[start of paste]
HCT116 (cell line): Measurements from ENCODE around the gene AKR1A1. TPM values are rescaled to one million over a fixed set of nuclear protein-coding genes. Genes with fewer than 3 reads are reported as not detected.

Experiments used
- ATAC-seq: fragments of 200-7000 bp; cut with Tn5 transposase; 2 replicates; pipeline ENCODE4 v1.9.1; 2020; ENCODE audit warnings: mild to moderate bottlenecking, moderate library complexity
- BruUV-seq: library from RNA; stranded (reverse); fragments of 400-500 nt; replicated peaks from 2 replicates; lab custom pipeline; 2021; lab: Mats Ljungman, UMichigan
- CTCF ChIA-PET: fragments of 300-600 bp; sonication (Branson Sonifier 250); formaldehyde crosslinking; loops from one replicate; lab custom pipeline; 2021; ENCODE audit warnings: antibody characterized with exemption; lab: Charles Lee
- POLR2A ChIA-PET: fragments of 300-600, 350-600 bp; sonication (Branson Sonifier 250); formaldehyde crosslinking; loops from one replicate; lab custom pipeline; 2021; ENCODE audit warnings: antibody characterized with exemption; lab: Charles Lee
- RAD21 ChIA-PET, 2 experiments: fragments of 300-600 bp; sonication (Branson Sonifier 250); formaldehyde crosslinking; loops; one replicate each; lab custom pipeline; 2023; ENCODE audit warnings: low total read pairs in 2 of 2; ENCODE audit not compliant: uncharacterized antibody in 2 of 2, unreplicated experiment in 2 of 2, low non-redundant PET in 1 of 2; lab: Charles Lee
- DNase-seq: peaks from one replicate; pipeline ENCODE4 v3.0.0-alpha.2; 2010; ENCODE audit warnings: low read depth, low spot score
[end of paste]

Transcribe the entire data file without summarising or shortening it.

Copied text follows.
HCT116 (cell line): Measurements from ENCODE around the gene AKR1A1. TPM values are rescaled to one million over a fixed set of nuclear protein-coding genes. Genes with fewer than 3 reads are reported as not detected.

Experiments used
- ATAC-seq: fragments of 200-7000 bp; cut with Tn5 transposase; 2 replicates; pipeline ENCODE4 v1.9.1; 2020; ENCODE audit warnings: mild to moderate bottlenecking, moderate library complexity
- BruUV-seq: library from RNA; stranded (reverse); fragments of 400-500 nt; replicated peaks from 2 replicates; lab custom pipeline; 2021; lab: Mats Ljungman, UMichigan
- CTCF ChIA-PET: fragments of 300-600 bp; sonication (Branson Sonifier 250); formaldehyde crosslinking; loops from one replicate; lab custom pipeline; 2021; ENCODE audit warnings: antibody characterized with exemption; lab: Charles Lee
- POLR2A ChIA-PET: fragments of 300-600, 350-600 bp; sonication (Branson Sonifier 250); formaldehyde crosslinking; loops from one replicate; lab custom pipeline; 2021; ENCODE audit warnings: antibody characterized with exemption; lab: Charles Lee
- RAD21 ChIA-PET, 2 experiments: fragments of 300-600 bp; sonication (Branson Sonifier 250); formaldehyde crosslinking; loops; one replicate each; lab custom pipeline; 2023; ENCODE audit warnings: low total read pairs in 2 of 2; ENCODE audit not compliant: uncharacterized antibody in 2 of 2, unreplicated experiment in 2 of 2, low non-redundant PET in 1 of 2; lab: Charles Lee
- DNase-seq: peaks from one replicate; pipeline ENCODE4 v3.0.0-alpha.2; 2010; ENCODE audit warnings: low read depth, low spot score